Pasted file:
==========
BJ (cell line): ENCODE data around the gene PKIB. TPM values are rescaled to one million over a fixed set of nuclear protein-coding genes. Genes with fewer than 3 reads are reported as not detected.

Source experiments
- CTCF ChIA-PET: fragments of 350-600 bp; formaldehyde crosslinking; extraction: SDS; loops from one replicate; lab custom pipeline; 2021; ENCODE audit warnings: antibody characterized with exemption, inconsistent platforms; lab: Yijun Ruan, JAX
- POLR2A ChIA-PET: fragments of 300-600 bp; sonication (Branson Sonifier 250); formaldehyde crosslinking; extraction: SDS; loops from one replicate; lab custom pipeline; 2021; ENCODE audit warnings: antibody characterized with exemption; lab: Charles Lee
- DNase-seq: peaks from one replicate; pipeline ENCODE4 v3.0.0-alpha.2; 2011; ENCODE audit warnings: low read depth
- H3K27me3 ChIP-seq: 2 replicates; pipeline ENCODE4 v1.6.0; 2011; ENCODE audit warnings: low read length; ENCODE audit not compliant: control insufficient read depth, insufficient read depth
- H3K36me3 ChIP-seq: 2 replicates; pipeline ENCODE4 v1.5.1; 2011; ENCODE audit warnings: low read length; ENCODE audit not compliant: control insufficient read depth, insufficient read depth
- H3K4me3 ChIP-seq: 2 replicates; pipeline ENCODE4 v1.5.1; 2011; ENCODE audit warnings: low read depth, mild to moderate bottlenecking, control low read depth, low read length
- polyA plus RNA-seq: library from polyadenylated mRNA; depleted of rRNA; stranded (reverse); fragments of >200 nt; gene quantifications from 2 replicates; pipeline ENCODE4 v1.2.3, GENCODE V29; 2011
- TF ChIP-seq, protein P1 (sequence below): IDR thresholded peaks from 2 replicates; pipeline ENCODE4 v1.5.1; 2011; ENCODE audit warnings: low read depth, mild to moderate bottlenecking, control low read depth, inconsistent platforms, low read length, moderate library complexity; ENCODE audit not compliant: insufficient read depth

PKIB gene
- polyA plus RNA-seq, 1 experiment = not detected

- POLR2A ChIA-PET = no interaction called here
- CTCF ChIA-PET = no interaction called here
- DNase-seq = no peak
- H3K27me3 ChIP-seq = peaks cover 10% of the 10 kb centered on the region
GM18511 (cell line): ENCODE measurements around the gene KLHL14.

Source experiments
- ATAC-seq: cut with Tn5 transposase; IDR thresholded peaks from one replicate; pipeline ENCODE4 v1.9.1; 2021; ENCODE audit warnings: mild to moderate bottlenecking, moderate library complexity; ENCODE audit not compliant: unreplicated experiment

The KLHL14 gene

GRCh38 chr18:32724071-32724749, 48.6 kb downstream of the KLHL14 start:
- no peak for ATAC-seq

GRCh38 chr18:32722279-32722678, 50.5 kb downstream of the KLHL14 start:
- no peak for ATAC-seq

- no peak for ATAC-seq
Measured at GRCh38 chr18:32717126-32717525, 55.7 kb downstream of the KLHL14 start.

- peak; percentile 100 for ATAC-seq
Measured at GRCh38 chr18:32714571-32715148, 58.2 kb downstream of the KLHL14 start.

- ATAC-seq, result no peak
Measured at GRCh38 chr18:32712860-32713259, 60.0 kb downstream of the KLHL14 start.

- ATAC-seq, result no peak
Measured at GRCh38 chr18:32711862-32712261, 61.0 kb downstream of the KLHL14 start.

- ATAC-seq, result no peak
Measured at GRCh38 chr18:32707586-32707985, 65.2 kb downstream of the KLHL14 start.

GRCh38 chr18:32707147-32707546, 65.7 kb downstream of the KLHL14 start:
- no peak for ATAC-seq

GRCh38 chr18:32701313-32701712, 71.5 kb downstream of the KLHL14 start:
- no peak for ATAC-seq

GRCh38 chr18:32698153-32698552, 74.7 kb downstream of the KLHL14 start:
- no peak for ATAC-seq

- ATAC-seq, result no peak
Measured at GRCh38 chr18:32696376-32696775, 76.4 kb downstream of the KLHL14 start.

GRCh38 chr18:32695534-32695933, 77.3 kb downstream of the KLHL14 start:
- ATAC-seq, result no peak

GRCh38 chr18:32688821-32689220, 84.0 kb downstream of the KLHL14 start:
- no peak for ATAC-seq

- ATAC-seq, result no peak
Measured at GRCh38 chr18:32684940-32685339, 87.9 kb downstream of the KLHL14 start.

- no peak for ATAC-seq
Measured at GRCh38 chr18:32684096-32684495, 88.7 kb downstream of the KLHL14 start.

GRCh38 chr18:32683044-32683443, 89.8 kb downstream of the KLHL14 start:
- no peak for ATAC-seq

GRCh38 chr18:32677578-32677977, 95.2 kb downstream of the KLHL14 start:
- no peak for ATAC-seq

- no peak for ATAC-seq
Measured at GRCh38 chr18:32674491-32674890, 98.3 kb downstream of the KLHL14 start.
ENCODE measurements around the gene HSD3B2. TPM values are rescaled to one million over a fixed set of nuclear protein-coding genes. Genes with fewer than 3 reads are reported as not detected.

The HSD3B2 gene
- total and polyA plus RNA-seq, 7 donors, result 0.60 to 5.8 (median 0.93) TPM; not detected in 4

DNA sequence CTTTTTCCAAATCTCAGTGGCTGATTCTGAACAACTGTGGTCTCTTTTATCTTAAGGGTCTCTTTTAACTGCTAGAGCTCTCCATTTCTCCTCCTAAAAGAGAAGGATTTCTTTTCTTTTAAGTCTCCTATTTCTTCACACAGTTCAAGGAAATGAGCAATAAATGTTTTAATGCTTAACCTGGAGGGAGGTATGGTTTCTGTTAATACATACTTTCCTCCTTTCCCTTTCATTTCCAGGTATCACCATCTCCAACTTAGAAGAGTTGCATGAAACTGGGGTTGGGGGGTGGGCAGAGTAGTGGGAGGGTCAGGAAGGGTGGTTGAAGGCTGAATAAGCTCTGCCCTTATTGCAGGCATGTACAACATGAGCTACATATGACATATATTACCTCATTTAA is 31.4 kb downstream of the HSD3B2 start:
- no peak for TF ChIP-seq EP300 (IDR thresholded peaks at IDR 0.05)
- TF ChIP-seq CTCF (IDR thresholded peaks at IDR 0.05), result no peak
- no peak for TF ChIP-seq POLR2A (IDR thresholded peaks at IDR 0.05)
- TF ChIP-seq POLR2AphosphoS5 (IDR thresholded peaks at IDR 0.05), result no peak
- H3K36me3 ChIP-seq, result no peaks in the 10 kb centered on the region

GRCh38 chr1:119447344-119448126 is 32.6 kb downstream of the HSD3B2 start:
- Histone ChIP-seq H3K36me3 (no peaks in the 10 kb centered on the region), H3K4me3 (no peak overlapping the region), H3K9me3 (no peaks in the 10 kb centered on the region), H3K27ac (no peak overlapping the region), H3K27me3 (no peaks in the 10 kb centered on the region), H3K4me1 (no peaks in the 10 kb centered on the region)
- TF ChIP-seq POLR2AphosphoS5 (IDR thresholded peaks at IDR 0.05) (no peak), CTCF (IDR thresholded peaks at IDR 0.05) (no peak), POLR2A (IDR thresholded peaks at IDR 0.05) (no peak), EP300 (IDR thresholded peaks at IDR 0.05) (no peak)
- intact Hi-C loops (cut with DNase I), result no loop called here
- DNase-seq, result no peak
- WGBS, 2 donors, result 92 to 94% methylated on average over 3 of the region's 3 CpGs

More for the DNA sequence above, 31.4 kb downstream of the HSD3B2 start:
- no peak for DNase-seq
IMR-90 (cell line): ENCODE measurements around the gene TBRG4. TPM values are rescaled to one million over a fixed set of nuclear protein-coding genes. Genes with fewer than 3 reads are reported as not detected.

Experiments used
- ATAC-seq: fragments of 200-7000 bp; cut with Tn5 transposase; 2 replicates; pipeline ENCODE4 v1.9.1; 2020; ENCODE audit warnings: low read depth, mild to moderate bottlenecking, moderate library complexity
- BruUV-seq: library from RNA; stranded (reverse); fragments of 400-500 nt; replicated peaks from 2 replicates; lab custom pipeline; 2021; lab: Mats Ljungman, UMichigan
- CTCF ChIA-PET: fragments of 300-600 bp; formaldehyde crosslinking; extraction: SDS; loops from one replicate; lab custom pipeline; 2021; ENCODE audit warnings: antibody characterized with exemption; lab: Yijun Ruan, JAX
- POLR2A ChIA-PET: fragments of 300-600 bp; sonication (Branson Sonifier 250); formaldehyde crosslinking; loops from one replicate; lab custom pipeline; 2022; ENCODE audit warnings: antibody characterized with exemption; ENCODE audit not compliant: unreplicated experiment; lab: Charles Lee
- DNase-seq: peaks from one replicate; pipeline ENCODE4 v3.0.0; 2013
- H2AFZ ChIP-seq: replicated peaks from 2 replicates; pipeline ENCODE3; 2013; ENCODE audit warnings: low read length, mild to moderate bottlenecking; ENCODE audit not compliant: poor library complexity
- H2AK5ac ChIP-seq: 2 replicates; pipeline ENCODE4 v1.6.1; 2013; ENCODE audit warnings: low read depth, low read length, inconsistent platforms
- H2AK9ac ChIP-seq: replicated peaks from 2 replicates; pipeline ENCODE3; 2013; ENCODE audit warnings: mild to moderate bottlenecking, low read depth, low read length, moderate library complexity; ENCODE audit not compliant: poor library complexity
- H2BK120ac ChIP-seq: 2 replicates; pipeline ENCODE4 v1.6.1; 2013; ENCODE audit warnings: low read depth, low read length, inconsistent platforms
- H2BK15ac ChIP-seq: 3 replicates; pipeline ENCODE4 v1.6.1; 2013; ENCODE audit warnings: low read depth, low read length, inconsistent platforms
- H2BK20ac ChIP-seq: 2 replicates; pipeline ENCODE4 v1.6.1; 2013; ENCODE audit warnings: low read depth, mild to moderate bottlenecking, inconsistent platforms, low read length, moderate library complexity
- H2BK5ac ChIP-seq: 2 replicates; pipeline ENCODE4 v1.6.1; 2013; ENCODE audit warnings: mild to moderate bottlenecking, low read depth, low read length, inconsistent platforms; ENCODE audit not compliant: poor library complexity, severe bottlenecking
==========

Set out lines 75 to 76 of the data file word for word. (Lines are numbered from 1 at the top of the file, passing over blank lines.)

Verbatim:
Experiments used
- ATAC-seq: fragments of 200-7000 bp; cut with Tn5 transposase; 2 replicates; pipeline ENCODE4 v1.9.1; 2020; ENCODE audit warnings: low read depth, mild to moderate bottlenecking, moderate library complexity